I worry sometimes that readers may think I share all of my protagonist’s beliefs. The fact is that I’m writing in someone else’s point of view (POV), and to make it feel real, I must reflect their attitudes, not mine.
Take wolves, for example. I believe they are magnificent creatures who fill a vital role in the environment. They keep the population of prey animals such as deer in reasonable numbers. Without a check to their population, deer can seriously damage the environment, destroying trees in their desperation to get enough to eat. Southern Indiana has long struggled with deer overpopulation. And yes, I was sorely disappointed to see Congress remove wolves from the endangered species list in April.
But my 8th century characters would think I was crazy, and that’s being charitable. For today’s ranchers, a wolf killing a cow is the loss of an investment. For an 8th century peasant family, losing a sheep–the source of clothing, meat, and tallow (for candles and soap)–is devastating. Peasants lived in dire poverty and often struggled for food. They may have depended on that one cow or that one sheep to get through winter.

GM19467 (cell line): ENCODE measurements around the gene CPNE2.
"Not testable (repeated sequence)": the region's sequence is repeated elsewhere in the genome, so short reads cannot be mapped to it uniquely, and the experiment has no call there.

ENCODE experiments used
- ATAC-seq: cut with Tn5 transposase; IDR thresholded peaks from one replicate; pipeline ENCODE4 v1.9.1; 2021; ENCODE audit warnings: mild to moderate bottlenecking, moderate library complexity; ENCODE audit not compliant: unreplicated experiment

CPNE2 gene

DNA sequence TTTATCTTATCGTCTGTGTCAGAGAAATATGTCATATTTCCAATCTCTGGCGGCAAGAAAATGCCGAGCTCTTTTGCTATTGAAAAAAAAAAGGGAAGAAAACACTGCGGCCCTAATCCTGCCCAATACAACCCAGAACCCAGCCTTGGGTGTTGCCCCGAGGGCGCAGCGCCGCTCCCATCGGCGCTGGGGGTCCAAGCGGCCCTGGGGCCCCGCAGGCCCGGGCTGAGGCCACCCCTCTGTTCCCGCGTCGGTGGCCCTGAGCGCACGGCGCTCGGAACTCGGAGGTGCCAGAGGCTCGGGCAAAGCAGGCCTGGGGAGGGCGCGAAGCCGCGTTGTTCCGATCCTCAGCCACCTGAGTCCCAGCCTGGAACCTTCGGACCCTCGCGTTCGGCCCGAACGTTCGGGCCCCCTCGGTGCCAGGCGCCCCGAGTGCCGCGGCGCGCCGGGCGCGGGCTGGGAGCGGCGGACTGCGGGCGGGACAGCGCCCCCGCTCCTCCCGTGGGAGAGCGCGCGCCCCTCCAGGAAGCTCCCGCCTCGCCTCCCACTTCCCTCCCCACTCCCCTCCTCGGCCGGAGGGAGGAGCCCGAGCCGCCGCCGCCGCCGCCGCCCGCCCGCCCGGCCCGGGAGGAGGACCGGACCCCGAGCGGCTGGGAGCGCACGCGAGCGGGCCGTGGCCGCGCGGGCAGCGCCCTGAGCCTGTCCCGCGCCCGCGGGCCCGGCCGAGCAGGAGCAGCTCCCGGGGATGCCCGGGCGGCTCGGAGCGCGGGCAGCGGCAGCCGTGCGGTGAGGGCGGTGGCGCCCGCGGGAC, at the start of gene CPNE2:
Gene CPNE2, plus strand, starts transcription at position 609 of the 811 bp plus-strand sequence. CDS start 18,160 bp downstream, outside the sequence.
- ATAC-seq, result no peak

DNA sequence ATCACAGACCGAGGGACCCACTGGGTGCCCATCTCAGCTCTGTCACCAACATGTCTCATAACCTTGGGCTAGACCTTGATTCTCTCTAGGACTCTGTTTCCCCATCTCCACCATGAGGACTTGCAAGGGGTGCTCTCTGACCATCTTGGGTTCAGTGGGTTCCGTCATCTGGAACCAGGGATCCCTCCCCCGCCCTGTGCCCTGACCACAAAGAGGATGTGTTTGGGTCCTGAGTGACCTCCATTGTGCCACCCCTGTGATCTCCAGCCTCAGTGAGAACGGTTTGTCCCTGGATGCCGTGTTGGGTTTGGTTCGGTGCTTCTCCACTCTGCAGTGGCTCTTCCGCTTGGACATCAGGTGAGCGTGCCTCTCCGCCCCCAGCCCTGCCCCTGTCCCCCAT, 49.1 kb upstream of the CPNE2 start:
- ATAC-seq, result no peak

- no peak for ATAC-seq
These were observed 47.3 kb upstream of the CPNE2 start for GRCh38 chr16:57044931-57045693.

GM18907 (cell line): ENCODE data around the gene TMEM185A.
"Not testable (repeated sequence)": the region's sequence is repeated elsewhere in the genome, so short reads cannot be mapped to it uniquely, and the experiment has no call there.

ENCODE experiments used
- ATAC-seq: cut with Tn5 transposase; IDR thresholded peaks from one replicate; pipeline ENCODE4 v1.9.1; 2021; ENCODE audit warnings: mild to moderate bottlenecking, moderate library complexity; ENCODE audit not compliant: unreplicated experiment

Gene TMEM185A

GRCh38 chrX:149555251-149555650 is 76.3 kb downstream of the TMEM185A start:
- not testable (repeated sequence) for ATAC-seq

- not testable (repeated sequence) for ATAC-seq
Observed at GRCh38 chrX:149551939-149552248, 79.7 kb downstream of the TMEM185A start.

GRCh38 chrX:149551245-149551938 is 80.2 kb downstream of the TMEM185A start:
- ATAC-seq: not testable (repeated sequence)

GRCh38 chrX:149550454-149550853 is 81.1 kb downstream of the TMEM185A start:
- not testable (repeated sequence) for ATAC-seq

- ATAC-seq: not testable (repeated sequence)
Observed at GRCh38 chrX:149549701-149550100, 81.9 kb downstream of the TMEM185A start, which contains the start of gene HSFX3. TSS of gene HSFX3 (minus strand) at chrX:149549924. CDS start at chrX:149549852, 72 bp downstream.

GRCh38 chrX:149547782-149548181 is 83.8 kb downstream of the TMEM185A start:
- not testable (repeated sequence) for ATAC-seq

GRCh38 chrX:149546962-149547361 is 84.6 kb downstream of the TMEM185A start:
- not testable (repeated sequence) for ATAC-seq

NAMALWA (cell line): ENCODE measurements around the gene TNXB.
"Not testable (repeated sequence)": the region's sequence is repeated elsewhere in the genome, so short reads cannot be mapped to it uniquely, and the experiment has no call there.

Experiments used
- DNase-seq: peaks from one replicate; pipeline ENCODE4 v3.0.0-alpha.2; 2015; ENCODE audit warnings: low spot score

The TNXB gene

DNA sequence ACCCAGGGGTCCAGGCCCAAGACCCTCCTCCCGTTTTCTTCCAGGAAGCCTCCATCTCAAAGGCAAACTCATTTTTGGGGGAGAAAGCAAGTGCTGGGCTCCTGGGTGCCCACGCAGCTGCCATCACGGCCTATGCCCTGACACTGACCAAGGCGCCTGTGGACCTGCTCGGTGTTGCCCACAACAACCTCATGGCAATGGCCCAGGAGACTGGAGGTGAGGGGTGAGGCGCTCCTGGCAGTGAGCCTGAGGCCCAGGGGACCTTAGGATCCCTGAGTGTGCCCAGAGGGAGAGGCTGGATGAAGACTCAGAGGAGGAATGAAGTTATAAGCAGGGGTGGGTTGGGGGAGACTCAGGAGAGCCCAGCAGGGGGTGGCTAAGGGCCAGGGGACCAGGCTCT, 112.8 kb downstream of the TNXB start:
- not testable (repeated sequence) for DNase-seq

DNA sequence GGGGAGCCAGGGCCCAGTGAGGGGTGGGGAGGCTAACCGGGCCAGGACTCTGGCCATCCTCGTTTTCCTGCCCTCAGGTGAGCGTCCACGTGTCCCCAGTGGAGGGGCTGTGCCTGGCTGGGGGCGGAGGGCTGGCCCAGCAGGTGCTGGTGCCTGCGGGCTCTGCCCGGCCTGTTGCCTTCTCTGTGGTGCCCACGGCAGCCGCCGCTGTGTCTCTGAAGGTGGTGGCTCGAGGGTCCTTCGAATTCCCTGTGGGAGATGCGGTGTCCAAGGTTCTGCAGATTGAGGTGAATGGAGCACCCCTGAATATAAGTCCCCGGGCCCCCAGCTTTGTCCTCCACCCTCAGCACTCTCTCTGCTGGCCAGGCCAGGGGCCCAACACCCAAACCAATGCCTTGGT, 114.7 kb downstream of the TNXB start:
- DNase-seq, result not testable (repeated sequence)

And all social classes grew up with folk tales of the wolves’ evil. Just take a look at “Little Red Cap” (a.k.a. “Little Red Riding Hood“) and other stories collected by the Grimm brothers.
One manifestation of medieval loathing of wolves is Charlemagne’s order that cubs be poisoned or lured into concealed pits and that their pelts be presented to him, according to Daily Life in the World of Charlemagne by Pierre Riche.
I cringe at this cruelty. Yet I should not be surprised. What passed for justice is this era was brutal. A thief could lose an eye or a hand or be strangled slowly at the hangman’s noose. Someone accused of being a witch might be sealed in a barrel and drowned. A culture so unmerciful to humans cannot be expected to show mercy to animals, especially when they are depicted as villains.